The hydrogen detected in the breath and is one of the ways to discover of you are lactose intolerant.  All of these processes cause the symptoms that I'm not too proud to say I've experienced like bloating, cramping, nausea, as well as wonderful things like diarrhea, constipation, and gas. Yeah, it's the best. 

What do you do about it?
I tried a few things over then years but abstinence is the most effective. What I have is not a milk allergy, I don't break out in a rash or anything, but the more I have the more uncomfortable I become. So, though I am vegan, I could physically manage one bite of my grandmoms mac n cheese without too much trouble, but couldn't manage a bowl of Haagen Daaz, even if I wanted to. There are pills you can get over the counter that can ease the aches and pains but in my experience they also act as a bit of a laxative, meaning that you end up replacing one problem with another. Not a glamorous topic I know but truth is truth.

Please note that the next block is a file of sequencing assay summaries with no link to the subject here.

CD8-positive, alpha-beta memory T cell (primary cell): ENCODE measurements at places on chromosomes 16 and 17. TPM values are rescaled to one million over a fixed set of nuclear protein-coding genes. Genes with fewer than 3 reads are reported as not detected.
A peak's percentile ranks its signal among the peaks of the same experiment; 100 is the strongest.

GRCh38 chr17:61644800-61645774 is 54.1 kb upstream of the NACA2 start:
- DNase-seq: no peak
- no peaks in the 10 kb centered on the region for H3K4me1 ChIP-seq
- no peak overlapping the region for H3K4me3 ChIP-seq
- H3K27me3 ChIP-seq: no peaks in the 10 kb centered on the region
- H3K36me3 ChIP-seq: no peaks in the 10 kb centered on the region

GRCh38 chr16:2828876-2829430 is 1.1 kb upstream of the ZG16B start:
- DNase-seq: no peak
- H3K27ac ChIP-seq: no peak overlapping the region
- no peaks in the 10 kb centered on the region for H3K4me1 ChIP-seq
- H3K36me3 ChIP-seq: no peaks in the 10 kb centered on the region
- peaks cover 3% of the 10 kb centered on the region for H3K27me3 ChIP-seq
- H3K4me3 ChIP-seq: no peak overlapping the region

What about calcium?
Yes of course. The biggest side effect of being lactose intolerant is a calcium deficiency, right? Wrong. It's aaaaalllll over the internet but it is complete and utter nonsense. There are so many natural, easy, delicious, plant-based sources of calcium it's not even funny. Don't believe me? Let me spell it out...

Do you like pictures better? Let's put it another way with a little help from the folks at Viva.

There are so many things to chose from. So many many delicious things. And one of them is HUMMUS so as a vegan I'm already eating this 30 times a week anyway!